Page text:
High rates in real estate continues this year: bank regulator

Toronto –

Canada’s banking regulator has signaled growing concerns about the housing market and said it was prepared for tensions in the housing market that could continue throughout the year.

The Office of Financial Institutions Supervision (OFSI) said Tuesday in its latest annual risk outlook that the housing market is the biggest concern as higher interest rates increase the likelihood of default.

“OFSI prepares for, but does not anticipate, the possibility that the housing market will experience a sustained downturn through 2023,” Superintendent Peter Routledge said on a media conference call.

But credit quality has been very strong so far and residential real estate remains healthy, he said.

“What’s interesting now is how well things are holding up. Underlying it is a very strong economy and unemployment is still very low. That’s why Canadians have higher debt costs. has been repaid very expeditiously.”

The risk outlook is meant to remind everyone that although finances look solid, the risks are still there, he said.

To prepare for future risks, regulators are working to review the B-20 mortgage underwriting rules, including stress testing. He concluded on April 14 with the first phase of hearings to consider debt service measures to manage the risks associated with high consumer debt levels.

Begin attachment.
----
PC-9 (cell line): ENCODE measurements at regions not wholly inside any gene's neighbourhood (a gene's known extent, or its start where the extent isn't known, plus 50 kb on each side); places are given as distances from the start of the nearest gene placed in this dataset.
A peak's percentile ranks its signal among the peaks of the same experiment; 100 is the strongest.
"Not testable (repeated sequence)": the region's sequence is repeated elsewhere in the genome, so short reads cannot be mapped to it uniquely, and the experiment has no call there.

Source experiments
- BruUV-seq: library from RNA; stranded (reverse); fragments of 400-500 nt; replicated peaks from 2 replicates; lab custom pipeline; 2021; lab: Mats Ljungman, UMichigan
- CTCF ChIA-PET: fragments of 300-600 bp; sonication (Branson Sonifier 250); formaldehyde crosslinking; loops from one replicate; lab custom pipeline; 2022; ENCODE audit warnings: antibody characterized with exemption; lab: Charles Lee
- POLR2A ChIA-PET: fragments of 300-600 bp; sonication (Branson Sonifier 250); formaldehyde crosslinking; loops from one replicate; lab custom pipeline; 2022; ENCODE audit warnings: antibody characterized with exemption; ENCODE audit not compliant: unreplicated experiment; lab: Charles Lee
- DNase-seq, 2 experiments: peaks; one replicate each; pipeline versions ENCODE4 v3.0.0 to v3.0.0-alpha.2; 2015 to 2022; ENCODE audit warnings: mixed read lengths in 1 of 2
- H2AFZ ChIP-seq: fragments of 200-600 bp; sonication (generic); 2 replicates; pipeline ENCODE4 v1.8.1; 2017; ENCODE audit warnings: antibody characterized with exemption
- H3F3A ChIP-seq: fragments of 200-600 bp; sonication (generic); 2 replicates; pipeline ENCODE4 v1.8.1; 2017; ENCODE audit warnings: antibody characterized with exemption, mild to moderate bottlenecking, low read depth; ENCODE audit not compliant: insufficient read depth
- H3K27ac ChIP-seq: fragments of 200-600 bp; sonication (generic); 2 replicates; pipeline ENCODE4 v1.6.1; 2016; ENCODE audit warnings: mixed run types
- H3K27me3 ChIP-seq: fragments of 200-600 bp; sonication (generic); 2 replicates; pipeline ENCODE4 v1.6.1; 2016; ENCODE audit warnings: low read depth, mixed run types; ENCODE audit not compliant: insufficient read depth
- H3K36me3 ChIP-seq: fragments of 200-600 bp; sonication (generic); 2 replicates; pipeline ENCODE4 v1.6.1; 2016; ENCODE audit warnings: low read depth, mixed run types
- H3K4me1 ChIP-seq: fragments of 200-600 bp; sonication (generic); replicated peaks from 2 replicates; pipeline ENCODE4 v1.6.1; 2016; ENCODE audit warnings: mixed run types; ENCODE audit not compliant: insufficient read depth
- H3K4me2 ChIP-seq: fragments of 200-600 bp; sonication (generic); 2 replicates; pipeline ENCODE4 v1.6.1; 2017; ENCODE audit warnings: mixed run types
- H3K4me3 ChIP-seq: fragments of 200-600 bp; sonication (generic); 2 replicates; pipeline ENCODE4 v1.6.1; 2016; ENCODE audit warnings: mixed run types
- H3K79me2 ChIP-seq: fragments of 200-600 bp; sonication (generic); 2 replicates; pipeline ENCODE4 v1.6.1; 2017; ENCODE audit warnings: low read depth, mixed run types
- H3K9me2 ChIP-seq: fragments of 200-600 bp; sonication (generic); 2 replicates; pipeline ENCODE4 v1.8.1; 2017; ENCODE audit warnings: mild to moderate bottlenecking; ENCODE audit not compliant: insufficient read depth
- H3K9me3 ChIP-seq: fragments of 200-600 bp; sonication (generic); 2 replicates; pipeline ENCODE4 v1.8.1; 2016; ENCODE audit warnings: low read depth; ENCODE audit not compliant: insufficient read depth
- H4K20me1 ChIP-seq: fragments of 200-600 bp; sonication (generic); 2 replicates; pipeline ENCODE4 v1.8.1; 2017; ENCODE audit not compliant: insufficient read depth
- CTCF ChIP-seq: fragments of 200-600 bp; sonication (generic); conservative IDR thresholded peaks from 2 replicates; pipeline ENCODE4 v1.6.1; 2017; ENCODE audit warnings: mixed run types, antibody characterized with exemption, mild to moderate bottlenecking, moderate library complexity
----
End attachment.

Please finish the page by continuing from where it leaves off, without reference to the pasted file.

Regulators are also scrutinizing how banks treat variable-rate, fixed-payment mortgages. This keeps your monthly payments the same as interest rates rise and pays less on your principal. Banks are extending the amortization period because payments to some borrowers do not cover interest costs.

Routledge said while specific mortgage products aren’t an immediate concern, he said they’re likely to continue to grow over the next couple of years as terms begin to reset and prices change, and borrowers feel the hit harder from higher interest rates. He said it could be tiring.

Regulators are actively assessing risks and investigating whether banks have adequate capital in case of potential problems from product borrowers.

Outside of the housing market, OFSI said liquidity concerns were the biggest risk as banks cut back on lending and higher interest rates acted as a form of tightening.

“In general, credit growth is slowing across all lending sectors, including commercial lending,” Routledge said. “Anecdotally, it can be characterized as manageable rather than abnormal deceleration.”

The failures of Silicon Valley Bank and Credit Suisse have also raised concerns that banks will become more cautious about lending, but Routledge said credit growth has slowed, not slowed, so far. .

Commercial real estate is another source of risk, as office values ​​are plummeting due to the shift to remote work. The regulator said it is conducting targeted oversight and considering whether to develop specific guidelines for the sector.

Another key concern is the increase in private credit from providers such as hedge funds and pensions. This is because lending in this area has surged over the past decade, with little or no prudential regulation. The digital transformation of finance through areas such as cryptocurrencies and artificial intelligence. Climate change issues related to both physical and transition risks. Cybersecurity, especially amid heightened geopolitical tensions. Third-party risk from banks that rely on systems such as cloud computing.

This report by The Canadian Press was first published on April 18, 2023.

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